Make Small Adjustments and Build on Existing Capabilities

We are in a period of unprecedented investment in healthcare IT (read more on acute-care hospital adoption at https://dashboard.healthit.gov/quickstats/pages/FIG-Hospital-EHR-Adoption.php and physician practice adoption at https://dashboard.healthit.gov/quickstats/pages/physician-ehr-adoption-trends.php). Many providers have implemented systems to meet the Health Information Technology for Economic and Clinical Health (HITECH) Act incentives program. Now it’s time to get real value from that investment.

As with almost all software, getting the system up and running is just the beginning. Once the technology is in place and users have made it through the first year or so of use, it’s time to revisit what was done and look at where small adjustments can make a big difference. Look for the activities that are the most painful, and engage your users. Are some more successful than others? What can they teach the others? There are often multiple ways to accomplish a task. Each approach may have tradeoffs in the workflow, the number of steps, or the ability to reuse information. Assess the tradeoffs in the different approaches. Also look to your vendor for training materials and for system upgrades that might address your pain points.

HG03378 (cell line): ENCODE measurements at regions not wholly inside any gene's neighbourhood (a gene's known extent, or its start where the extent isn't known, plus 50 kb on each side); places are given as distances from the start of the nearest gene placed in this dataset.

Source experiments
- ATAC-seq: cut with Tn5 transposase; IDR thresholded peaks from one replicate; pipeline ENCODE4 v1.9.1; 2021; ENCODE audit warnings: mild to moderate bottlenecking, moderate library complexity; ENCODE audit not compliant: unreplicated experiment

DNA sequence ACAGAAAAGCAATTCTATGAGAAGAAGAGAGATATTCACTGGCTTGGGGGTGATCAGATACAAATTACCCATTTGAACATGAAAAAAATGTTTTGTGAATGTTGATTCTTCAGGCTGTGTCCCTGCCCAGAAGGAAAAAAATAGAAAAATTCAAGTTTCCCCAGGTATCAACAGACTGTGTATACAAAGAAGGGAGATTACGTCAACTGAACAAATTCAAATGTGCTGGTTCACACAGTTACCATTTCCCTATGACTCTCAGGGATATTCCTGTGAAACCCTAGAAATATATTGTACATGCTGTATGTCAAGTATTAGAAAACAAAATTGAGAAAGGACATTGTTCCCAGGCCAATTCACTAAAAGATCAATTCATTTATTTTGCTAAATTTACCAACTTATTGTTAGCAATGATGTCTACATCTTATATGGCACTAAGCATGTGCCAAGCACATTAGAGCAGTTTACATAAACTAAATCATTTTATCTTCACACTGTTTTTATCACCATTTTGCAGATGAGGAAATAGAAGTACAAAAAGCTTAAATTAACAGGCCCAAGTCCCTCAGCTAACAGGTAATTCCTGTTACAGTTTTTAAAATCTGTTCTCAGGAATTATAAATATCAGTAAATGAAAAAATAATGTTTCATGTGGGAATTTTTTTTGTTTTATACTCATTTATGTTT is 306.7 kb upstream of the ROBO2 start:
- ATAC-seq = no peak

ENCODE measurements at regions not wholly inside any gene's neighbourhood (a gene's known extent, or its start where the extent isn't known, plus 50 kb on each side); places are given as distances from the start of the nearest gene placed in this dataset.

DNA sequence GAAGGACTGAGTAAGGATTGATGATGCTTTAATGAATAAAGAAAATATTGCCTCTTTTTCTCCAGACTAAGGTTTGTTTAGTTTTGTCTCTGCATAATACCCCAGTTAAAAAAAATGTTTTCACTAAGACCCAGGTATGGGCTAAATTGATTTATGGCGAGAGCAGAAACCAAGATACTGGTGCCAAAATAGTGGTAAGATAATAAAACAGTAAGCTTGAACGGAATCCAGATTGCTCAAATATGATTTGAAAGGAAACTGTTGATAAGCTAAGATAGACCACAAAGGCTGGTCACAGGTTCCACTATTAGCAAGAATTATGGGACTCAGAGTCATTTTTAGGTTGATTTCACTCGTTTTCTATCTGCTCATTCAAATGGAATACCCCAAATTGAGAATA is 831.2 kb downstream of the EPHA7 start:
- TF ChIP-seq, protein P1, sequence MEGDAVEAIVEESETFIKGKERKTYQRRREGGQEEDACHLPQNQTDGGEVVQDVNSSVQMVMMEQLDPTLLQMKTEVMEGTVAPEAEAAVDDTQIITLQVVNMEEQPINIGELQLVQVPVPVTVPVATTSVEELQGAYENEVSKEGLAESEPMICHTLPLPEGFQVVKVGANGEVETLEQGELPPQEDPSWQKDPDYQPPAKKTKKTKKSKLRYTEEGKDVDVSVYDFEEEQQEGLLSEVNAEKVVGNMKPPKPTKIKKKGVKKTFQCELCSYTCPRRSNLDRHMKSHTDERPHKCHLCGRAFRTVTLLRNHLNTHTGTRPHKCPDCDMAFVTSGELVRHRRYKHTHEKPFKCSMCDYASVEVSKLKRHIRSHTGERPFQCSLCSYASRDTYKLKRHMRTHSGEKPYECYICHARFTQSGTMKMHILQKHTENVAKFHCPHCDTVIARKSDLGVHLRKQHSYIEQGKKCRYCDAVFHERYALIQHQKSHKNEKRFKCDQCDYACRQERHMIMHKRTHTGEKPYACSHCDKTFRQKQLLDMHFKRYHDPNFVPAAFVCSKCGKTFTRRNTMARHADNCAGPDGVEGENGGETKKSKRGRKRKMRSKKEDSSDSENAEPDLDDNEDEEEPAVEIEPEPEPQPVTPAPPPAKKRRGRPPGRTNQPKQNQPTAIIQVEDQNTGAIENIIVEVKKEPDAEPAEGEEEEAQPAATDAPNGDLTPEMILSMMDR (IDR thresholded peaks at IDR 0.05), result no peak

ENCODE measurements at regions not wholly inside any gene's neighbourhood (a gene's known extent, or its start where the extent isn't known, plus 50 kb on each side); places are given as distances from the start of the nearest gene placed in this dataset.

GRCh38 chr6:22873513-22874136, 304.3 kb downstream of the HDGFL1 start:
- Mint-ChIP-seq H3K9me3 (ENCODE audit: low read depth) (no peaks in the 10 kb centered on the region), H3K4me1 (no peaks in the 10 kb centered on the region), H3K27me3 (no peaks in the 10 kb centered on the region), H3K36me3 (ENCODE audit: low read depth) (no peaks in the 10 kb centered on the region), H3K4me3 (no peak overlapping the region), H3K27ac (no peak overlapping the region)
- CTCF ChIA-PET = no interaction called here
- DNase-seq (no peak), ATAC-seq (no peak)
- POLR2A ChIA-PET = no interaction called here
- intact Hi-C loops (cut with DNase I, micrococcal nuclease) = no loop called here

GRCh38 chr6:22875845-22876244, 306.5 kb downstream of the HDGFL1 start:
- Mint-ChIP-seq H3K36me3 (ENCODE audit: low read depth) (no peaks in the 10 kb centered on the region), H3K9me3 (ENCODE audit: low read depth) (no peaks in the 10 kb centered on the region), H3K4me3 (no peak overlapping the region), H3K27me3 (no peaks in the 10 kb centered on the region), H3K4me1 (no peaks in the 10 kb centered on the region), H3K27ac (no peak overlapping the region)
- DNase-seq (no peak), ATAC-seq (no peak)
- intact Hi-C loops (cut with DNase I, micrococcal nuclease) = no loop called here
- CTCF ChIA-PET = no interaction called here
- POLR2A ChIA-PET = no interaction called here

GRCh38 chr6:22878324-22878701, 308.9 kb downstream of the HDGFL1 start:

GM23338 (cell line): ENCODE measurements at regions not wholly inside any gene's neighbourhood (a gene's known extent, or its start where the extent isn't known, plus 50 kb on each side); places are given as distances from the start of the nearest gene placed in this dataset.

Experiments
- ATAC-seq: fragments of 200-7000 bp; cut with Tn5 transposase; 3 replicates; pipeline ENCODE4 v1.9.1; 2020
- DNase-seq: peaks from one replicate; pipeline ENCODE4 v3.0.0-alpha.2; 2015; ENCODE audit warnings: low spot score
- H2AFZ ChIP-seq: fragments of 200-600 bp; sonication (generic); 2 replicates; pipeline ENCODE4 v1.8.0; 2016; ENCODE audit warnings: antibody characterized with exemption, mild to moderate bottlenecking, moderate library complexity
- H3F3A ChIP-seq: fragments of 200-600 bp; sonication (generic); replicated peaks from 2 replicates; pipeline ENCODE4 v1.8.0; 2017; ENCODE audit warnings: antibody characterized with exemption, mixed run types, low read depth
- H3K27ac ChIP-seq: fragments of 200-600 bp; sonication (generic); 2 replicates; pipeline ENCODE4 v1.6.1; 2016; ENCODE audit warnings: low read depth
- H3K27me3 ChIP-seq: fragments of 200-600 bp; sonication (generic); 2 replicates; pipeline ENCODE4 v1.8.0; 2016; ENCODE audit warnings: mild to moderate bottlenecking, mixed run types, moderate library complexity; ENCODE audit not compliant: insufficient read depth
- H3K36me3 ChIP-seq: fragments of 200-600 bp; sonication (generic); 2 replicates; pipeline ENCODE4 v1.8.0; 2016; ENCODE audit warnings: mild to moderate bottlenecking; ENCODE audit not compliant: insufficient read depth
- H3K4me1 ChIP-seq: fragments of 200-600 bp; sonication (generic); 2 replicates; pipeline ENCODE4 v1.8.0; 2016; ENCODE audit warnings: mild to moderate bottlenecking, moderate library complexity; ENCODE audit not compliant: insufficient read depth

Before you consider major changes, look for incremental adjustments, as these will often provide the most value. It is not unusual for bad habits to be learned during initial training. With the focus on getting the job done, this is the right place to start. However, when all the systems are up and running, it’s time to revisit the details of how the systems are used. Small adjustments are the least disruptive to workflow, require the least amount of retraining, and can be further refined over time.

Beyond adjustments in using the software, look at capabilities that exist in what you already have, but may not be using properly or using fully. Initial implementation tends to focus on “getting data in” and not how that data can be used effectively by the individual provider or by the organization. The real value from the software will come from building on these unused or underused capabilities. This can range from documenting care and writing orders to how billing is done and how the performance of the organization is reviewed.